Debian as the research library of Free Software

I’ve had a quite interesting discussion with Lars Risan in the comments to my recent blog post on Launchpad about Lars’ paper on the role of technical infrastructure in Free Software development, and I think Lars does well to describe the central tension within these:

I think Debian is a tremendously interesting case when it comes to understand human cooperation. Because, not unlike what Eric Raymond pointed out long ago, there is the ??Bazaar? of Debian, the heterogeneity of the network. And there is the ??Cathedral? of it: The ability to structure the large amount of work to the degree that you can slip a Debian DVD into a Windows-computer, and turn it into a Debian computer in less than an hour. How far can you take this mix of ??cathedral? and ??bazaar?? How much bazaar can you have before it forks, and how much central control can or must you enforce upon the network? How can you build a system that enables the ??beauty of (hacking) mankind? to simply do good, and/or how much must you invoke something like the (partly fantasy figures) of the Ubuntu-Launchpad and the Debian-Cabal?

This much-discussed question of centralization connects well with the stated goal of World Domination that many Free Software communities state again and again in a typical “ha-ha, only serious” fashion.

Global domination is a centralistic quest to compete with the cathedrals of Windows and Mac OS, and to do this while maintaining the freedom of learning and technical exploration that is the essence of Free Software will inevitably be a balance act. It is one that all Linux distributions are performing with various degrees of success.

One way is, as Canonical proposes, to let companies define the supported Free Software that the end user might need, and guarantee that it is available and that it “just works”. Thus creating small pools of centralization – the specific traits of Ubuntu – merging with the larger decentralized pool of shared knowledge within the bazaar – Debian Unstable every six months.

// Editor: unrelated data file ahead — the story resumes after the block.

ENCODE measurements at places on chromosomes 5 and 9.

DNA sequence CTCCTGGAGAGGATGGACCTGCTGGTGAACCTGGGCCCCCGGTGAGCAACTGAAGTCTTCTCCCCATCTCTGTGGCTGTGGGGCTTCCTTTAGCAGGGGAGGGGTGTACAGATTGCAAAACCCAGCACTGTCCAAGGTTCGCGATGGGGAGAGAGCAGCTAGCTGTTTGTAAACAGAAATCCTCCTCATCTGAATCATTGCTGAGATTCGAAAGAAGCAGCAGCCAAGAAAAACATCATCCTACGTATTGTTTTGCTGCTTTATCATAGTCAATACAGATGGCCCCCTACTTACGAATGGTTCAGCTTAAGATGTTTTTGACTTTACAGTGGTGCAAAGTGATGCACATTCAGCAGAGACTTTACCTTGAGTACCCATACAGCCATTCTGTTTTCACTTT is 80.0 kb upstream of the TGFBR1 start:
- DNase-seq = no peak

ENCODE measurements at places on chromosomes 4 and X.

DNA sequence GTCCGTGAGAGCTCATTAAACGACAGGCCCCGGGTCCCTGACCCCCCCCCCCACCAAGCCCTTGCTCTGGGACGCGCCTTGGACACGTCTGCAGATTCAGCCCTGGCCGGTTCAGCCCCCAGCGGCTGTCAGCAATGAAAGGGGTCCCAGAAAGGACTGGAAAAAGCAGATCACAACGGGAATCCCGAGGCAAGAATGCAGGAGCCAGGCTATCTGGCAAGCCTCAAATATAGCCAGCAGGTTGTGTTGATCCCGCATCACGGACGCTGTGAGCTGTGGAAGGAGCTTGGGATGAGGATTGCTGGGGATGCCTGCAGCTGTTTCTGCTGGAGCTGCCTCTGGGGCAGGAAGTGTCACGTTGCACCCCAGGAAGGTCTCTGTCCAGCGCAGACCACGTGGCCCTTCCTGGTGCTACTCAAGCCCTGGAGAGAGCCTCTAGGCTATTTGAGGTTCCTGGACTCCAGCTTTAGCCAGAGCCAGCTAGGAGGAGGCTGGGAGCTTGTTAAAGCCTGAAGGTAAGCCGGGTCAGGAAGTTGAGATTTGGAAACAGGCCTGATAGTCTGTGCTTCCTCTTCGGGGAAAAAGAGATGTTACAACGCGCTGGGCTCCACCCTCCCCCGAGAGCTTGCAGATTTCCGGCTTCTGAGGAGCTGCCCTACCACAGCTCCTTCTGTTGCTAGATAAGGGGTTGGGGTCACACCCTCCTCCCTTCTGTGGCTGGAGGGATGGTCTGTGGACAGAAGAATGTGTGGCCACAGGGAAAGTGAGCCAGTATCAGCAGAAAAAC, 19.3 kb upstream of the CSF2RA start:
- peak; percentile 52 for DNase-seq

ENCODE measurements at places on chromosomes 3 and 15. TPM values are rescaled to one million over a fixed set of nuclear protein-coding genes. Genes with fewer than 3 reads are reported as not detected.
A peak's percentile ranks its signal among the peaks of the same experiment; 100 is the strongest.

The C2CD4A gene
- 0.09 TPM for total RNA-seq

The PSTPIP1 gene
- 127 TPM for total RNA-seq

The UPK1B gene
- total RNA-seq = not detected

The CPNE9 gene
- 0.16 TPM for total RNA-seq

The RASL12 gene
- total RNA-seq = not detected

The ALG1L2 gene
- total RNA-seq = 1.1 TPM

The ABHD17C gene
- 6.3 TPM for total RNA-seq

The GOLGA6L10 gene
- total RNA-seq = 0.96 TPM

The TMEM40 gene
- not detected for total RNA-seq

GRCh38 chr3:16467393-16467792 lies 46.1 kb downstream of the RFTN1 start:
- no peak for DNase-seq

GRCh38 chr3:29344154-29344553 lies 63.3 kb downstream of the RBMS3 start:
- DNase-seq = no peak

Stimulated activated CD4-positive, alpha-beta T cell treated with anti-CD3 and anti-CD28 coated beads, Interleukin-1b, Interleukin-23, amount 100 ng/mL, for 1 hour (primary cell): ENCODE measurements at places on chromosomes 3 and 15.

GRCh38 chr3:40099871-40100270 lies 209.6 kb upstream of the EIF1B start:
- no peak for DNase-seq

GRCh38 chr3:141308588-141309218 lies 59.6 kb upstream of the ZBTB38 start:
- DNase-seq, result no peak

Mark Shuttleworth describes this relationship as Debian as “the Tibetan Plateau of the free software landscape? upon which Ubuntu is built:

By contrast with Debian??s Plateau, Ubuntu is a cluster of peaks. By narrowing the focus and allowing the KDE, Gnome and server communities to leverage the base of Debian without treading on one another??s toes, we can create a K2, and a Kangchenjunga and a Lhotse. Ubuntu??s peaks depend on the plateau for their initial start, and their strong base. Ubuntu needs to be humble about its achievements, because much of its elevation comes from Debian.
Many people have asked why I decided to build Ubuntu alongside, or on top of, Debian, rather than trying to get Debian to turn into a peak in its own right. The reason is simple – I believe that Debian??s breadth is too precious to compromise just because one person with resources cares a lot about a few specific use cases. We should not narrow the scope of Debian.

At last year’s DebConf, a talk compared Ubuntu’s use of Debian to shopping at a supermarket, a one-stop shopping for your free software needs. This innocent analogy sparked a lot of discussion, with many of the Debianistas arguing that this reduced Debian to a giant collection of un-integrated software – which wouldn’t be very interesting at all. As Debian Developer Joey Hess put it:

My main motive for contributing to Debian is to make Debian the best distro I can; I don’t mind if others use that work, especially if stuff gets contributed back. But it’s long been clear to me that the most important added value to Debian is not adding another package to the shelf, but finding new ways to integrate our software together. When you’re working mostly above the level of individual software packages, to have your work mostly appreciated on the basis of “component contained in Ubuntu” is not very motivating.

Integrating and creating a universal distribution is still a central motivation for many Debian developers, who may find that Ubuntu is not only stealing their thunder but also compromising their ideals, again with no small amount of distrust towards the dealings of the opaque corporate entity that is Canonical.

But as Shuttleworth also notes, that when you seek narrow goals, it will come at the cost of openness and democracy. The Debian community is obviously unwilling to make such a trade, and as such, must look elsewhere for inspiration on how to organize themselves towards their goal.